WASHINGTON (Reuters) -U.S. Representative George Santos is facing ethics complaints from fellow members of Congress, but the House Ethics Committee has not yet been organized for the next two years and thus cannot launch any potential investigation, an aide to Speaker Kevin McCarthy said on Tuesday.
“There’s no investigation, as the Ethics Committee hasn’t organized yet. But it has received complaints,” the spokesman said of the situation surrounding Santos, who has admitted he fabricated much of his resume.
Earlier in the day, McCarthy, asked by CNN if the freshman lawmaker is under investigation by the panel, McCarthy said, “Yes.”
“Ethics is moving through, and if Ethics finds something, we’ll take action,” McCarthy told the cable news outlet.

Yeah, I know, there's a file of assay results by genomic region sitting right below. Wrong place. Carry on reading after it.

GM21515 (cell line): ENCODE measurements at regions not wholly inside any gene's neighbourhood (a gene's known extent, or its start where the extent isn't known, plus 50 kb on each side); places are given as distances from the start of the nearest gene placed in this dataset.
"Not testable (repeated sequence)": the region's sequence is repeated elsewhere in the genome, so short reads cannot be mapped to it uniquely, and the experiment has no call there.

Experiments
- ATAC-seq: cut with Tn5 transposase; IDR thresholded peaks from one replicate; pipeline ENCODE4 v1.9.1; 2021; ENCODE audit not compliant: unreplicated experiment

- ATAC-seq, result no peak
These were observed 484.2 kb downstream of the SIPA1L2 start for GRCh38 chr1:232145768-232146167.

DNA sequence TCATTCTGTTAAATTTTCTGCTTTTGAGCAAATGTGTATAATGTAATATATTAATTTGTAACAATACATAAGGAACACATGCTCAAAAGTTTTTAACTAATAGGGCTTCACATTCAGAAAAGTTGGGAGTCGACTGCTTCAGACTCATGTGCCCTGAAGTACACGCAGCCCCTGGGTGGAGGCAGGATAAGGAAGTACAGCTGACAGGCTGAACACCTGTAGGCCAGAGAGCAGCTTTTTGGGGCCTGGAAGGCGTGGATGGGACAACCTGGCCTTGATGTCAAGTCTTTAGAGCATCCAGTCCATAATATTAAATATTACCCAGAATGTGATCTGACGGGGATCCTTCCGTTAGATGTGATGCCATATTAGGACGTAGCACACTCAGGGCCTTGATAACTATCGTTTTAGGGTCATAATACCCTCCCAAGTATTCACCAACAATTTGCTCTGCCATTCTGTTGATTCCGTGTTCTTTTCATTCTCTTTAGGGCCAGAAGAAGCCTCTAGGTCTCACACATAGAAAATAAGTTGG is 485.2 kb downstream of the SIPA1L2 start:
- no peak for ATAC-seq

Later, McCarthy said he meant to say that Santos was the subject of Ethics Committee complaints. “There are questions. I expect them to get answered,” he said when asked if he expected the panel to investigate Santos.
Santos apologized for “embellishing” his resume but has rebuffed calls for his resignation from constituents and fellow New York state Republicans, saying he would vacate his seat only if he loses the next election, in 2024.
Last week, McCarthy said Santos had asked if he could recuse himself from his committee assignments while he works to clear up an ethics cloud.
Among other claims, Santos said he had degrees from New York University and Baruch College, despite neither institution having any record of him attending. He claimed to have worked at Goldman Sachs and Citigroup, which was also untrue.
He said falsely that he was Jewish and that his grandparents escaped the Nazis during World War Two, and he failed to disclose that he was married to a woman for several years ending in 2019.
(Reporting by Doina Chiacu and Richard Cowan; editing by Jonathan Oatis)